St. Joseph is letting its stay-at-home order expire and allowing businesses in the area to reopen. The decision will allow more people to interact with each other in public, which is going to increase the number of coronavirus cases in the area.
This raises a crucial question: When people get sick because of actions taken by businesses or their boss, can they file a personal injury lawsuit and recover compensation?
Lawmakers in Congress are debating this very question. It will have a significant impact on workers’ compensation claims in the coming months.
The Big Issue: Employer Liability for the Spread of the Coronavirus
The problem is not one that many people think about, but it is a very important and straightforward one: Should businesses and employers be held accountable for decisions they make that end up spreading the coronavirus and getting people sick?
By now everyone is aware that there are numerous things that we can do to minimize our risks of getting exposed to the virus. We can wear masks, stay at least six feet away from other people, wash our hands, and avoid crowds by staying at home.
But as the economy “reopens,” stores and employers will bring back their employees and customers will come out of isolation. These businesses will have serous choices to make.
A Perfect Example: Triumph Foods
A great example of the choices that businesses make as they reopen is Triumph Foods, the meat processing plant in St. Joseph.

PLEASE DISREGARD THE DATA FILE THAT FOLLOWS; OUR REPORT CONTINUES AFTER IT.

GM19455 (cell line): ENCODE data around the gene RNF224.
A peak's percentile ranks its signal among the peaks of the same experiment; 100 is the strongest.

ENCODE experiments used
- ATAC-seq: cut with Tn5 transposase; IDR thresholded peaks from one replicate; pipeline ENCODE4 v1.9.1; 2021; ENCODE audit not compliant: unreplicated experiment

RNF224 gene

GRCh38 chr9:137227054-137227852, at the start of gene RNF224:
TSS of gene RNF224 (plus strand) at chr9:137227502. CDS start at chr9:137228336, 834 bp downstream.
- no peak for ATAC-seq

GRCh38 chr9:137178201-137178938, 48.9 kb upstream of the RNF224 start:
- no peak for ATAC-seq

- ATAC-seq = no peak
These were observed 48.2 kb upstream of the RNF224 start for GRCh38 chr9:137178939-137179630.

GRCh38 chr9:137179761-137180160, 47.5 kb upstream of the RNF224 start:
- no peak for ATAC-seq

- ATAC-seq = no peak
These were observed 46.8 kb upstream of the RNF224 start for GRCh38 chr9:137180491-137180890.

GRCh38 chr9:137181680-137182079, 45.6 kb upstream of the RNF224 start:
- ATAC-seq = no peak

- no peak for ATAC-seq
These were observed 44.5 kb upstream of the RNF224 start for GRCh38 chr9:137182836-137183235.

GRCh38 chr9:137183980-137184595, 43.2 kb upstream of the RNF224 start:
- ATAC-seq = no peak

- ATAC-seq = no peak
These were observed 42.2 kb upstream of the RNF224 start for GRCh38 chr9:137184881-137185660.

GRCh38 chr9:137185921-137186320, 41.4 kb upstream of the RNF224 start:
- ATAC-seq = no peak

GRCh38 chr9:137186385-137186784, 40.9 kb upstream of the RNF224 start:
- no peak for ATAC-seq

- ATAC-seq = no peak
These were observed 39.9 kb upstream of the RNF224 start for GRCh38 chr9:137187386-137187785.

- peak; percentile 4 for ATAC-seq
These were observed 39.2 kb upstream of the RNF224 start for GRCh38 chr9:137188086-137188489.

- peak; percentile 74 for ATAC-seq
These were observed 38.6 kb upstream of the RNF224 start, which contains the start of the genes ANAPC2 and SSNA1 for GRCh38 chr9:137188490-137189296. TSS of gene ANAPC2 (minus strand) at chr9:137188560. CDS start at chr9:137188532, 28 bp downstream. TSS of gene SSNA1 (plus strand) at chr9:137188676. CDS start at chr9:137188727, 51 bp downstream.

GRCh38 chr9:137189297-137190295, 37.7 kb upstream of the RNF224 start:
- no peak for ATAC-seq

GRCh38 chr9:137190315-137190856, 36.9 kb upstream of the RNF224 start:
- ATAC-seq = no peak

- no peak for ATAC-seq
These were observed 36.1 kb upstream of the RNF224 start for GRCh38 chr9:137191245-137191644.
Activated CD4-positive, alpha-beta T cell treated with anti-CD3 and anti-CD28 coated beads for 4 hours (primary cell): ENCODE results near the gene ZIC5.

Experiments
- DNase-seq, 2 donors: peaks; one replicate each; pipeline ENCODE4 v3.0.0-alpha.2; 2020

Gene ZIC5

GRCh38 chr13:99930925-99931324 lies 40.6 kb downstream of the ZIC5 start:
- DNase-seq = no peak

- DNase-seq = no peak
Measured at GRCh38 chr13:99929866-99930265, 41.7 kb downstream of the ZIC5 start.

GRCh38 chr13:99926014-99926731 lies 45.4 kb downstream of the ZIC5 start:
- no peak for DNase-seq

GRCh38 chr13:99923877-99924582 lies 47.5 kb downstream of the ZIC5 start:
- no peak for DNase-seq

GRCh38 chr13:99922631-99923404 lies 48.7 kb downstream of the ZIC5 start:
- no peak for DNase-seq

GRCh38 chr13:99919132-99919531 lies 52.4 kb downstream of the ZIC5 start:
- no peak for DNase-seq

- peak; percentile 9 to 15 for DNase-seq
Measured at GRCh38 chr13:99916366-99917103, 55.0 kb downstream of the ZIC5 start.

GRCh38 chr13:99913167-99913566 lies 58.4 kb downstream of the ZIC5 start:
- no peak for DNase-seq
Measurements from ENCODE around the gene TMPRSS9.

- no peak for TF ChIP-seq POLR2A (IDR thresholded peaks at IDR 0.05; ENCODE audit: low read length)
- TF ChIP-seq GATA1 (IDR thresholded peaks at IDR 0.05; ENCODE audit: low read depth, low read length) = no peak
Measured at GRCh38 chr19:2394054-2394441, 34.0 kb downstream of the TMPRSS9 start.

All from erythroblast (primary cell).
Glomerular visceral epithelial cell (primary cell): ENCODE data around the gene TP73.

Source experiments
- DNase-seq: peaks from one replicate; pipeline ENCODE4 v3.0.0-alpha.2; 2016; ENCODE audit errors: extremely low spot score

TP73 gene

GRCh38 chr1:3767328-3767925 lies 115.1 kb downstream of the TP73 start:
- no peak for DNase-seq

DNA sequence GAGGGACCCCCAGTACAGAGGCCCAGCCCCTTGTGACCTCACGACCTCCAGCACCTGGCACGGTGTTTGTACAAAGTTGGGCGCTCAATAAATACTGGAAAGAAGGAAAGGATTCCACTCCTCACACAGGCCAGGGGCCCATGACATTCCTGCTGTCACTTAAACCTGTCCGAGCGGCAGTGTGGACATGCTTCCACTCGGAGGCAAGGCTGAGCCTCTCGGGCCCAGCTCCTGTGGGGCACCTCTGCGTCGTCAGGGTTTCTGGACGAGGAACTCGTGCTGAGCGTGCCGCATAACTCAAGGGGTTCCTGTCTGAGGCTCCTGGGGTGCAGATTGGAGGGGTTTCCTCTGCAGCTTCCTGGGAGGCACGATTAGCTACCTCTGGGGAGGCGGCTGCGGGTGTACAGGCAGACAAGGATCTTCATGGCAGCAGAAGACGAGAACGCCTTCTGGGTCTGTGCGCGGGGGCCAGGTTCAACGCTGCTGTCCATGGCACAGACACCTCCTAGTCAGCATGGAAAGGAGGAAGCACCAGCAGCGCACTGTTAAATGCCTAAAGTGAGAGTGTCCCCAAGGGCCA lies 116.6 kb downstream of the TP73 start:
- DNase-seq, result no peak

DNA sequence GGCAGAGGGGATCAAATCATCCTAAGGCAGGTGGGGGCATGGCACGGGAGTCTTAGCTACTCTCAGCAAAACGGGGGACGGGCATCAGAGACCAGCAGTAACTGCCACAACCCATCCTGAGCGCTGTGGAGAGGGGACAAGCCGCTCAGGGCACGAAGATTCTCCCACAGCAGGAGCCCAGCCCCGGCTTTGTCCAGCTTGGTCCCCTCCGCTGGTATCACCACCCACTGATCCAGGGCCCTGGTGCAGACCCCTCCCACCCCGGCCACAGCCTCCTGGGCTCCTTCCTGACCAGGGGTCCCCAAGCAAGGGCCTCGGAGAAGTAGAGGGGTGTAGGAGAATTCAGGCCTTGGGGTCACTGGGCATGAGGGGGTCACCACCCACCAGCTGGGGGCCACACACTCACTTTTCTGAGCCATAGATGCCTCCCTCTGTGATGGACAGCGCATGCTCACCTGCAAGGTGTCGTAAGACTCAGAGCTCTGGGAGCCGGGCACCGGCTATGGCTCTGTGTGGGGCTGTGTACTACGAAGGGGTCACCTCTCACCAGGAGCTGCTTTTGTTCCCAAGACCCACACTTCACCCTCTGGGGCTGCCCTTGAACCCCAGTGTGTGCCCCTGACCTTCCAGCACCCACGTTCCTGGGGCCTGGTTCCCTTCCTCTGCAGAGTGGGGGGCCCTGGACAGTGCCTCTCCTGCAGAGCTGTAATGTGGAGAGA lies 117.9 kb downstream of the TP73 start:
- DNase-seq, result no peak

The plant has proven to be an epicenter for the spread of the virus. 2,900 people work there, often standing shoulder-to-shoulder on assembly lines. The working conditions have led to 422 confirmed cases of the coronavirus.
Triumph Foods claims to be following health guidelines, requires workers with symptoms to stay away from the plant for 10 days, and has offered masks for its workers. But workers claim that Triumph’s actions have not been enough. The virus continues to spread and infect workers who depend on their jobs for their livelihood.
Congress Considers Blanket Immunity for Businesses
Now, the U.S. Senate wants to provide legal immunity for businesses that open up, bring workers and customers in, and then get them sick. If successful, that immunity would mean that people who contracted the coronavirus would be unable to recover compensation from the business or corporation that made decisions meant to maximize their profits at the risk of exposing people to the virus.
For meat processing workers at Triumph, this would mean that they would not be able to sue the company for not taking precautions and failing to keep them safe.
Nevertheless, Republicans in the Senate are now insisting that the legal immunity for businesses be included in any future coronavirus stimulus plan.
St. Joseph Workers’ Compensation Lawyers at the Smith Law Office
Blanket legal immunities like this one are a serious danger to victims who have been put in harm’s way by a company that values profits over the health of their customers. They are even worse for employees who have little choice but to accept the risk of exposure to the virus, out of fear of losing their job.